Longwarry – Peace, Privacy, Paradise!

Farm - Land - Vineyard · Sold

This property is set on approx. 35 ha land. The surrounding rural landscape offers a special blend of peace, privacy and paradise.

This 12 year old approximately, 4 bedroom + study lifestyle house with large European style kitchen provides more than enough capacity to handle a very large scale party. Bar can let you drink and chat with friends in relaxation. Looking out through the window, you will notice that a large piece of grass land is surrounding the property, just like a house in a story book.

It is only an approx. 7 min drive to M1 freeway, a mean that reaches Melbourne CBD in less than 90mins drive. 2 km from Longwarry train station with shops, banks and school, will be able to satisfy all your living needs.

Property is fit and ready to run either a cattle farm or dairy farm, with a list of full inclusions ready upon request.


4 Bedroom + 1 study (2xBIR, 2xWIR)

Total 2 bathrooms with 3 toilets
Twin Vanity Ensuite in Master-bedroom
Large European style kitchen – Miele appliances
Bar with sink
Cinema Room with enough room for 100CM+ projector screen
Large size internal-laundry
Internal access to massive double garage

Property Snapshot

Property Type: House

Land Area: 348,700 m2

COW’S & GALLSTONES-Fortune $$$                             

The sole purpose for gallstones is in Asian alternate medicines.

One of the responses seen on social media since Monday’s gallstone theft report, which suggested gallstones can be worth up to $20,000 a kilogram, has been that processors must be making a fortune from them, at beef producers’ expense.

Nothing could be further from the truth. Firstly, they are extremely rare. Think oysters: you’ve got to open an awful lot of oysters to find just one natural (i.e. non-cultured) pearl. It’s the same with gallstones.

The Australian cattle industry’s entire production of gallstones each year amounts to about 200kg, one of the country’s largest dealers in the commodity says. The world leader is Brazil, which manages to produce just 1500kg each year.

Gallstones can form in the gall bladder of cattle, and are retrieved at the abattoir during the bile extraction process.

They are most commonly found in older slaughter animals – cows and bulls – but their presence, frequency and quality can be influenced by a wide range of factors, such as access to bore water, for example. Plants killing young yearling type cattle, like Nolans at Gympie, find very few, and those that are found are only pea-sized examples.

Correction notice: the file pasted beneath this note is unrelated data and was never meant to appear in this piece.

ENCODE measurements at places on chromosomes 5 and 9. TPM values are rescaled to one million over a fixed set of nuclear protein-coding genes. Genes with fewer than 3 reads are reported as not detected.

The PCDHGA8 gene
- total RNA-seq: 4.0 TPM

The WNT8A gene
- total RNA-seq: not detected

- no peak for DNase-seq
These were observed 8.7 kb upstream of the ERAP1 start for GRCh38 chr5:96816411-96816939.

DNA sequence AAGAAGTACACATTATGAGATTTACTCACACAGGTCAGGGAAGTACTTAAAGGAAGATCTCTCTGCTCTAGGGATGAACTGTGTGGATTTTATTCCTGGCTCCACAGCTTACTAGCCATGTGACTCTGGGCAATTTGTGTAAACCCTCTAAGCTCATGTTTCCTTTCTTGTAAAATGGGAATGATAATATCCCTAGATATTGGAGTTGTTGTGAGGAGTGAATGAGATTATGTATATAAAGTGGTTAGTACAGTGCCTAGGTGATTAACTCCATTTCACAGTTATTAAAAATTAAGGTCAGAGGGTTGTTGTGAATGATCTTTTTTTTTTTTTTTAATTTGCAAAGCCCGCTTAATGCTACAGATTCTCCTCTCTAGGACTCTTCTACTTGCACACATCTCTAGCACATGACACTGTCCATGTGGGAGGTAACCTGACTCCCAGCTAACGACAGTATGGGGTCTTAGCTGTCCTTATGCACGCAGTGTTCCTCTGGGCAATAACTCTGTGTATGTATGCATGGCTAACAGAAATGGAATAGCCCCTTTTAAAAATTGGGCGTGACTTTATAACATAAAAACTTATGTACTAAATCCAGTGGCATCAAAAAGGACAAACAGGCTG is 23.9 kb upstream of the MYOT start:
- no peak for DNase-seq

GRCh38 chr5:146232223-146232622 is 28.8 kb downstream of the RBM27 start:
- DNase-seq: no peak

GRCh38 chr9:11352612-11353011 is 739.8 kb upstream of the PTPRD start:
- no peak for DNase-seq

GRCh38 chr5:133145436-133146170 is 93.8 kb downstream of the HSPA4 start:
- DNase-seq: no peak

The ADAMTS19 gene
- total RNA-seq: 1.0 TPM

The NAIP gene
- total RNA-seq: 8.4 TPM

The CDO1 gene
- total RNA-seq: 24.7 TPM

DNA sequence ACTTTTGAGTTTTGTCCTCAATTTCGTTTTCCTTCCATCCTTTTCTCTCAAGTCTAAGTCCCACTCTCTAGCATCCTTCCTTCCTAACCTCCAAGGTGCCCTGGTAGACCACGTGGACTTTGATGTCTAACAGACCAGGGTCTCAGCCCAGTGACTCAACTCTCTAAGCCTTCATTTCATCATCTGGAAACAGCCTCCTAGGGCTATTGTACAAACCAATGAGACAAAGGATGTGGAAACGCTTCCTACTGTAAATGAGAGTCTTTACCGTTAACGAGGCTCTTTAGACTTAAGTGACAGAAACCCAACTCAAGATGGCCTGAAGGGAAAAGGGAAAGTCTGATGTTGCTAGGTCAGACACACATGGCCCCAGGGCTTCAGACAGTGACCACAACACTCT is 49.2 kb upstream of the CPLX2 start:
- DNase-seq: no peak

One source suggested that Lakes Creek in Rockhampton – arguably representing the largest weekly cow kill in Australia – probably produces more gallstones than any other Australian plant. But even at Lakes Creek, the presence of gallstones is known to be ‘very, very low’ relative to the number of cattle killed.

So is there a fortune being made by meat processing plants in harvesting the objects from slaughter cattle?

Monday’s article quoting prices as high as $20,000 per kilogram failed to point out that that is the ‘peak cycle’ retail price, in a glass jar in a Chinese medicine store somewhere in Asia.

Brokers in Australia were reluctant to share their pricing details on what the stones are worth at purchase at the plant, but said it was nothing like that. And prices vary dramatically, depending on quality, shape, size and other parameters.

“But then the price started to rise, and the abattoirs themselves knew that they were losing money by not claiming them as part of the animal by-product stream. But some abattoirs still take the money from the gallstone salvage and divide it among the workers, perhaps towards the Christmas party,” she said. “Historically, there has been a tradition of sharing that value with the kill floor staff.”

“But processors certainly are not making any significant amount of money from gallstones, in my opinion, despite what people might have thought. These days, the processor is intent on making money out of every last item on that beast, whether it be foetal blood, bile, or gall stones. They’d be crazy if they didn’t.”

Owners Jim and Jo McGuire have been involved in Limousin cross commercial cattle since 1985, as of 2006 Parkdale Willows have included Limousin stud cattle into their breeding plan. The stud has a strong line of excellent sires and dams from local and interstate leading breeders, Parkdale Willows top sires include Willow Park Extra KoolKid.

The Parkadale Willows Limousin cattle is grazing on rich fertile country that provides excellent quality feed. In addition, we use modern animal nutrition technology, to achieve the optimal development and best potential of our stock. We pride ourselves on breeding healthy, extremely good tempered, well structured and superbly muscled Limousin cattle. Of course our priority is to further improve the genetic makeup of our herd via AI and embryo transfer.

We are happy to giving you the Free Business Proposal for cow farm.

Book for an inspection today, you will be impressed!


Additional details

- Only an approx. 7 min drive to M1 freeway and reaches Melbourne CBD in less than 90 mins drive, 2 km from Longwarry train station with shops, banks and school.


Floor Plan


385 Edgar Rd, Longwarry VIC 3816, Australia


Judy Nguyen

Business Development Manager

(03) 9546 8088
0408 809 809


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